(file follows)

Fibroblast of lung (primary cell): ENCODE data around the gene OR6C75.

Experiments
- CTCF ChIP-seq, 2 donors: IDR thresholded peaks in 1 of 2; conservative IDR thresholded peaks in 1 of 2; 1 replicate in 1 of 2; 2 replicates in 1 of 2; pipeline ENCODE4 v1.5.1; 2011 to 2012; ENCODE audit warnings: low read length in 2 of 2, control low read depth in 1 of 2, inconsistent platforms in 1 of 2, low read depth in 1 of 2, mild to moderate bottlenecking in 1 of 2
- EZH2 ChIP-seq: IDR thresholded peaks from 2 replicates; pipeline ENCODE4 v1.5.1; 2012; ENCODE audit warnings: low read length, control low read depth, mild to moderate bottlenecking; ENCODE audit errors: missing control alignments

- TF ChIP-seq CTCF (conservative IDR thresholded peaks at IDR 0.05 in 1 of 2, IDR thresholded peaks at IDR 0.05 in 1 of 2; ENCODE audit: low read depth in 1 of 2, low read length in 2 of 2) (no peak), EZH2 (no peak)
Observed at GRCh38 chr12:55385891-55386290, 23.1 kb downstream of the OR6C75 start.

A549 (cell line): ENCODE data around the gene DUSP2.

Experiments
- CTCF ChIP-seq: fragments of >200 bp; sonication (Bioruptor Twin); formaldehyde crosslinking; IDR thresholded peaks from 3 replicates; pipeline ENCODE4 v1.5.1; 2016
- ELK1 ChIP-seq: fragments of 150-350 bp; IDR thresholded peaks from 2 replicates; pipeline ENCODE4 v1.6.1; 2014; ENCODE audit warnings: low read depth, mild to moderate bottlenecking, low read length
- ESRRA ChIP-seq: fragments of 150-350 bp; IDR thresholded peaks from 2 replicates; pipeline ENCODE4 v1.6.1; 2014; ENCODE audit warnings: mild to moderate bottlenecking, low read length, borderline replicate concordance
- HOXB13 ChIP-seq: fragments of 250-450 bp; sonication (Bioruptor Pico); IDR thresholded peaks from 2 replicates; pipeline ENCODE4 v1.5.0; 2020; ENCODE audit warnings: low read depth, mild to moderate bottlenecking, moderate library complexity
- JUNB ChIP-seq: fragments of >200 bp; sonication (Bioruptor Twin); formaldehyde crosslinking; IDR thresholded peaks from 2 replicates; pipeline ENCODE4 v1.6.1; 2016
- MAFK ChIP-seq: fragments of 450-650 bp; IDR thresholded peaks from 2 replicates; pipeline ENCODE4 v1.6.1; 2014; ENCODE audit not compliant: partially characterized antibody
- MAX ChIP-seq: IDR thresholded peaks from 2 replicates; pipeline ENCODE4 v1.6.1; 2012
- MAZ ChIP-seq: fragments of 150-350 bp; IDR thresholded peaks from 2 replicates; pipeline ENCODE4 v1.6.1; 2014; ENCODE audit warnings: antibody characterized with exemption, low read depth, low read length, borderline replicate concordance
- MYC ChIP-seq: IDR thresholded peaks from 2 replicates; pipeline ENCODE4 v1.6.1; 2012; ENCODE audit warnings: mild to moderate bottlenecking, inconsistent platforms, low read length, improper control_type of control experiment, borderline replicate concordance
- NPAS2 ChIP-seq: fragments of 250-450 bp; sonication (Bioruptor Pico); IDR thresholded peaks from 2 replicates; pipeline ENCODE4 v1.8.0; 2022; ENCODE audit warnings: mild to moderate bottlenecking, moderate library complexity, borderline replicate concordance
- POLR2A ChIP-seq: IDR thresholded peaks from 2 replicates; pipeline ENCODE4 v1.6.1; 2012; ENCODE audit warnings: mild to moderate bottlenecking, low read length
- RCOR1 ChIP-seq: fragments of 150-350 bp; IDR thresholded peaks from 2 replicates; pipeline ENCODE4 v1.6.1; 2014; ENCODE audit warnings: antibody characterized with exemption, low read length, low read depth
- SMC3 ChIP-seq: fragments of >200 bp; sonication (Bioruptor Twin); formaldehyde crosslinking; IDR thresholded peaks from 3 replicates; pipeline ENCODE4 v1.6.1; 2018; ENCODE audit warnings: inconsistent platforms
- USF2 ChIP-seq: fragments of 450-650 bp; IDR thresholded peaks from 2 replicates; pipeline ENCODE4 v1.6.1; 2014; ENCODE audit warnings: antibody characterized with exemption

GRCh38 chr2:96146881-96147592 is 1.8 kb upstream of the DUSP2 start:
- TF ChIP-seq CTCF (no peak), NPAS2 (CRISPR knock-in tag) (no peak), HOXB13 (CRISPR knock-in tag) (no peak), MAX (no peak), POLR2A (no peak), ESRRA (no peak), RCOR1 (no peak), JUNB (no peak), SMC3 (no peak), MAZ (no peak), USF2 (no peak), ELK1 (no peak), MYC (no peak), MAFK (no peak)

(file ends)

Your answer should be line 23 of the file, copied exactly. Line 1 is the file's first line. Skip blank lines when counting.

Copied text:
GRCh38 chr2:96146881-96147592 is 1.8 kb upstream of the DUSP2 start: